The sharing economy – Uber, Airbnb, Craigslist – isn't just a fad, the first major survey on the subject found.
According to the Pew study released Thursday, 72 percent of Americans have used at least one kind of shared or on-demand service.
But, data about the types of Americans who use them most (younger, more urban, and more well-off) as well as their different motivations (it's trendy, less expensive, or a spurn of capitalism) indicate the country hasn't transitioned from owning to sharing just yet.
"There is a real spectrum of American usage and familiarity with new digital economy platforms," Aaron Smith, the study's author, tells The Christian Science Monitor in a phone interview. "Some people have incorporated a lot of these services into their lives in very meaningful ways. [But] a lot of Americans exist on the fringes of a lot of these services in maybe small numbers. In a quarter of Americans, none of the services we asked about they used or even knew existed to a meaningful degree."
The poll – the first major study of the scope and impact of the shared and on-demand economy – surveyed ride-hailing apps, home-sharing services, and crowdfunding, as well as other online and unorthodox services. Of the 72 percent of Americans who have used at least one of these services, half have purchased used or second-hand goods from websites such as eBay or Craigslist. Many fewer, 15 percent, have used ride-hailing such as Uber or Lyft, while 11 percent have used home-sharing services such as Airbnb.
“Usage is most prominent among the types of people who are already highly connected,” Smith told The Guardian. Those digitally savvy adults Smith spoke of are under 49 years old, live in a city or the suburbs, and earn more than $75,000 a year. The demographic that has used Uber or Lyft is even younger, under 30 to be exact.
The survey explored why Americans choose these services. Ride-hailing users said it is less expensive and less stressful. Home-sharing users said it is easier for group travel too. Juliet Schor, a Boston College sociology professor and one of the foremost academics on the shared economy, expands on these motivations in an essay on the Great Transition Initiative, an online journal.
Professor Schor's conclusion is that the motivations vary. For some, it's trendy, she writes. For others, it's merely less expensive. Especially with person-to-person websites, the absence of middlemen as well as low application fees keeps costs down. Certain participants have a "commitment to social transformation." She and her research team found "respondents emphasize the value of sharing and collaboration, and some are highly critical of capitalism, the operation of the market, and the business-as-usual economy." Ideological motivations, however, tend to move users toward time banks and food swaps, not Airbnb or Turo (formerly known as RelayRides), a peer-to-peer car rental service. Other participants enjoy the social connection these services create. And yet, the Pew survey found, many might not be comfortable interacting with strangers.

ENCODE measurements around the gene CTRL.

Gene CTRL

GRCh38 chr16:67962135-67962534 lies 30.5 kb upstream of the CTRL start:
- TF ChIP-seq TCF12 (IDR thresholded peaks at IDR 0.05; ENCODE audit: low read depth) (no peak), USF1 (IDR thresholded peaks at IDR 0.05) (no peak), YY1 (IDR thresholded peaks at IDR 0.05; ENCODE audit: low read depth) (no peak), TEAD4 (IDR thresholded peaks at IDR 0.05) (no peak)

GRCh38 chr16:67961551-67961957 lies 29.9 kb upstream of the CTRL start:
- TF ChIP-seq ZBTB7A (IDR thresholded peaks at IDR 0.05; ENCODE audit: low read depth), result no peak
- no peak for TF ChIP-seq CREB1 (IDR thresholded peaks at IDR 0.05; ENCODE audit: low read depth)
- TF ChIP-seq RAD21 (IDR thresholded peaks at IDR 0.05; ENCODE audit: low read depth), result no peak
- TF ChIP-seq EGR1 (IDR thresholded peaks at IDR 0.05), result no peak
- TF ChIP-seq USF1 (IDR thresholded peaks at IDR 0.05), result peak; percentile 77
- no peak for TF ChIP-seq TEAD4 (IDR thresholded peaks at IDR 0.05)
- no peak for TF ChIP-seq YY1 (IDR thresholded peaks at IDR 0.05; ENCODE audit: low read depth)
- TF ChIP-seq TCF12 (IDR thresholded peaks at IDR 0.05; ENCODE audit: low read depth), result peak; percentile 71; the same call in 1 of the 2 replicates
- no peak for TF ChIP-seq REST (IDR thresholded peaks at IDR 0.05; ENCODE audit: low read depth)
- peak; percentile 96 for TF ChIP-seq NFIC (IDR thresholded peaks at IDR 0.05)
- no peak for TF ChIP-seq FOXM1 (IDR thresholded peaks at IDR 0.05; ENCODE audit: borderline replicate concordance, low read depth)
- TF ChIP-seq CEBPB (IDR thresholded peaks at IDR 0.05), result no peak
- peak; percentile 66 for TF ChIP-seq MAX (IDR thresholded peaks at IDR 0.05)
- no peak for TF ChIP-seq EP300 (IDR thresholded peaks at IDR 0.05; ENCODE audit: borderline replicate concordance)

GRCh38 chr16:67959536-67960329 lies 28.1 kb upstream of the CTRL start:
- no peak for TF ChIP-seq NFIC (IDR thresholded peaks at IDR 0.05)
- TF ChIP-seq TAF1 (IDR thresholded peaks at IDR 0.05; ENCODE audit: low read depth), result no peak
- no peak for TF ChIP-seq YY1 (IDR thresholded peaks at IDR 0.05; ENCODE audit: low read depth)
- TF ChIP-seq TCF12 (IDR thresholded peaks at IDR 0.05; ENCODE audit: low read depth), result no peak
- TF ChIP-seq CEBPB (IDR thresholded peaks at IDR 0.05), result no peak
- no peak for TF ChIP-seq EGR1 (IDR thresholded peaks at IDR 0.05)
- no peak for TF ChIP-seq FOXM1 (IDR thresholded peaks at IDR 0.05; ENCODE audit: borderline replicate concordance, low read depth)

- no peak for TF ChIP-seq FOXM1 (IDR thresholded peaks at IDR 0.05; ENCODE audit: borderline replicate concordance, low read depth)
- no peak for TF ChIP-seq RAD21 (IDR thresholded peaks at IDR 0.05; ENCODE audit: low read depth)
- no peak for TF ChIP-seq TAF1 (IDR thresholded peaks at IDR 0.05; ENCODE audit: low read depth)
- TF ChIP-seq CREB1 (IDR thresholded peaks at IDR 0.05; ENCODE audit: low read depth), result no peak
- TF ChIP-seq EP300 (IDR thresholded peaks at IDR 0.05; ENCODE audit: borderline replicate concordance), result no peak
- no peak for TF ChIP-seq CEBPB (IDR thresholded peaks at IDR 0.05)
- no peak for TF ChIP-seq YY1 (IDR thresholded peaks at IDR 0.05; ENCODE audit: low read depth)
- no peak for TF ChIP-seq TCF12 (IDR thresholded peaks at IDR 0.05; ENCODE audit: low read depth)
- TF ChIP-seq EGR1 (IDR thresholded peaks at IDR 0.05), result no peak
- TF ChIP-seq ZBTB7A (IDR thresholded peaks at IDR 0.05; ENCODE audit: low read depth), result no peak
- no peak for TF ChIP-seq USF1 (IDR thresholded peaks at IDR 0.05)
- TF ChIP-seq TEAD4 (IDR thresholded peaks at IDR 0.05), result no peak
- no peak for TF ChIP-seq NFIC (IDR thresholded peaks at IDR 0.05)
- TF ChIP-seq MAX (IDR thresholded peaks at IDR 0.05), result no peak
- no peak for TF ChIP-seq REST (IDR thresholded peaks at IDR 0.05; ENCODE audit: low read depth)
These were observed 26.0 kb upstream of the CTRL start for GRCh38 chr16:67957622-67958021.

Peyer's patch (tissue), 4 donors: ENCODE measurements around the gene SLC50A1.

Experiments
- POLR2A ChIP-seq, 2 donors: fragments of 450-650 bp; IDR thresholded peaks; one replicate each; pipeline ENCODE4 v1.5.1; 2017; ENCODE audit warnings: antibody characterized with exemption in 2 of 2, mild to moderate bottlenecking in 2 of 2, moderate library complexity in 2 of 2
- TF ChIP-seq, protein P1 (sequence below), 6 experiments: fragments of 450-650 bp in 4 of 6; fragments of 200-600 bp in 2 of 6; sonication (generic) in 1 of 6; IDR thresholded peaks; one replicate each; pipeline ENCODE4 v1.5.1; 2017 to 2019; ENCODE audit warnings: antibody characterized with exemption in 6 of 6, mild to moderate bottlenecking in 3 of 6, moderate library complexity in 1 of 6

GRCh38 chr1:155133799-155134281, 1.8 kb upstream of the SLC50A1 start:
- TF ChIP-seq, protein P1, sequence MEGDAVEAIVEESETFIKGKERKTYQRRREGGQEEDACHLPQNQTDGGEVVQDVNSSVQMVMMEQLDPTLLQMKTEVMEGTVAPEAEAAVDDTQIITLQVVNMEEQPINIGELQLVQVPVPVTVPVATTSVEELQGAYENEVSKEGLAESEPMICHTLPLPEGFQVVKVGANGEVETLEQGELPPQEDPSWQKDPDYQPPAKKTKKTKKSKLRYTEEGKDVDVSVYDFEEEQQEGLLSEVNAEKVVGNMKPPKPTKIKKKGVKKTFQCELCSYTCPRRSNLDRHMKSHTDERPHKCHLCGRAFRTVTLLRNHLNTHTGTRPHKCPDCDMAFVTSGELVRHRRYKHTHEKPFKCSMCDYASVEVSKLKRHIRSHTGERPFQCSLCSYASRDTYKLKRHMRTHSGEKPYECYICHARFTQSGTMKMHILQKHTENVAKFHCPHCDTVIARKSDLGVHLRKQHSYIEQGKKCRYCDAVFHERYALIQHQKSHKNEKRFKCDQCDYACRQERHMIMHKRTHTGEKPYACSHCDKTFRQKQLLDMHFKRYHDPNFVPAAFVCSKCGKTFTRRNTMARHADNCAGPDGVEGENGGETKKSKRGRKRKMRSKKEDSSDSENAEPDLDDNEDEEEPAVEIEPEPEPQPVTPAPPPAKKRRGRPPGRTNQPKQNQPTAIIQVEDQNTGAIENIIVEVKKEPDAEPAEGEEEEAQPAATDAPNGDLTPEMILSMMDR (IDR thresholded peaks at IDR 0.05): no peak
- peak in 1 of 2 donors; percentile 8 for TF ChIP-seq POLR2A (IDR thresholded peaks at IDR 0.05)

When it comes to Airbnb, half of respondents said they not comfortable staying in an owner-occupied home. "It's a dividing line," says Smith. "There is something about staying and sleeping in someone's home while they are still there.... Maybe it's a little off putting for some people."
It was no different in 2012 when the Monitor reported two women warned a Zimride driver they were carrying pepper spray.
"Although [the driver] understood they took the precaution because they were driving with a man they had never met, [he] says, "I thought to myself that I was glad to have prescription glasses and that I better keep them on," writes Eileen Zimmerman.
Nevertheless, ride-sharing and other sharing economy services have increased substantially since 2012. Even last year, a PricewaterhouseCooper survey found less than half of Americans participated in the shared economy, although 78 percent were interested in participating. Proponents, not surprisingly, are excited. Yet, others say its growth underlines the importance of further regulation.
"The sharing economy is changing views of ownership in the sense for workers to harness their possessions, their cars and homes, as money making resources," says Alexandrea Ravenelle, a PhD candidate at Graduate Center, the City University of New York, in a phone interview with the Monitor. "As with any change in the community, there are downsides. We need a strong mix of efforts from the government, from these companies, and from the workers for these services in order to drive the maximum benefit."
Editor's note: This piece has been updated to reflect the name change of Turo, formerly known as RelayRides.